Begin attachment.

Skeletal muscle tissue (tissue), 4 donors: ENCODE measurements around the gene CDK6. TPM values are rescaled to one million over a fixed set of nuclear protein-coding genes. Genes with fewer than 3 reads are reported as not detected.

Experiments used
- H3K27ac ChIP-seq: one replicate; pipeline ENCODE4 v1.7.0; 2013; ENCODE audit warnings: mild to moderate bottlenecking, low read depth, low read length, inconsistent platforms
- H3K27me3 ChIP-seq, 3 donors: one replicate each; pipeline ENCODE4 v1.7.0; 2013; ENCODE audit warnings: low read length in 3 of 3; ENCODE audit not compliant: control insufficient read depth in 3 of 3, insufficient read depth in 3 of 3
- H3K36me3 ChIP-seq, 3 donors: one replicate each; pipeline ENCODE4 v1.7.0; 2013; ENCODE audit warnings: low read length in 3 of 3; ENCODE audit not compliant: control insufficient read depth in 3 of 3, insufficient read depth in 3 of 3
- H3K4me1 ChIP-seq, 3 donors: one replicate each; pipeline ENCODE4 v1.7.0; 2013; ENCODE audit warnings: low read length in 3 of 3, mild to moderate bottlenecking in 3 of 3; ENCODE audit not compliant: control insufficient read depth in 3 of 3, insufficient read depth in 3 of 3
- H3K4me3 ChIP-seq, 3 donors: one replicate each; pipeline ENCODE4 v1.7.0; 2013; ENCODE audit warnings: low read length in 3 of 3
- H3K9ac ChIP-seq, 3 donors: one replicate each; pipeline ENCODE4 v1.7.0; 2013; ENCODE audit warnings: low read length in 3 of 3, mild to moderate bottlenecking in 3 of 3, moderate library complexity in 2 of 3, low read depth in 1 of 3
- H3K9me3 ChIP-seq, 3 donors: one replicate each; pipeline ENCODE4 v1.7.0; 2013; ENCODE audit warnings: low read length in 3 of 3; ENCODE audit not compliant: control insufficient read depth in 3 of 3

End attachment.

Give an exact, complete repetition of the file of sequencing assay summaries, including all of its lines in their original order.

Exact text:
Skeletal muscle tissue (tissue), 4 donors: ENCODE measurements around the gene CDK6. TPM values are rescaled to one million over a fixed set of nuclear protein-coding genes. Genes with fewer than 3 reads are reported as not detected.

Experiments used
- H3K27ac ChIP-seq: one replicate; pipeline ENCODE4 v1.7.0; 2013; ENCODE audit warnings: mild to moderate bottlenecking, low read depth, low read length, inconsistent platforms
- H3K27me3 ChIP-seq, 3 donors: one replicate each; pipeline ENCODE4 v1.7.0; 2013; ENCODE audit warnings: low read length in 3 of 3; ENCODE audit not compliant: control insufficient read depth in 3 of 3, insufficient read depth in 3 of 3
- H3K36me3 ChIP-seq, 3 donors: one replicate each; pipeline ENCODE4 v1.7.0; 2013; ENCODE audit warnings: low read length in 3 of 3; ENCODE audit not compliant: control insufficient read depth in 3 of 3, insufficient read depth in 3 of 3
- H3K4me1 ChIP-seq, 3 donors: one replicate each; pipeline ENCODE4 v1.7.0; 2013; ENCODE audit warnings: low read length in 3 of 3, mild to moderate bottlenecking in 3 of 3; ENCODE audit not compliant: control insufficient read depth in 3 of 3, insufficient read depth in 3 of 3
- H3K4me3 ChIP-seq, 3 donors: one replicate each; pipeline ENCODE4 v1.7.0; 2013; ENCODE audit warnings: low read length in 3 of 3
- H3K9ac ChIP-seq, 3 donors: one replicate each; pipeline ENCODE4 v1.7.0; 2013; ENCODE audit warnings: low read length in 3 of 3, mild to moderate bottlenecking in 3 of 3, moderate library complexity in 2 of 3, low read depth in 1 of 3
- H3K9me3 ChIP-seq, 3 donors: one replicate each; pipeline ENCODE4 v1.7.0; 2013; ENCODE audit warnings: low read length in 3 of 3; ENCODE audit not compliant: control insufficient read depth in 3 of 3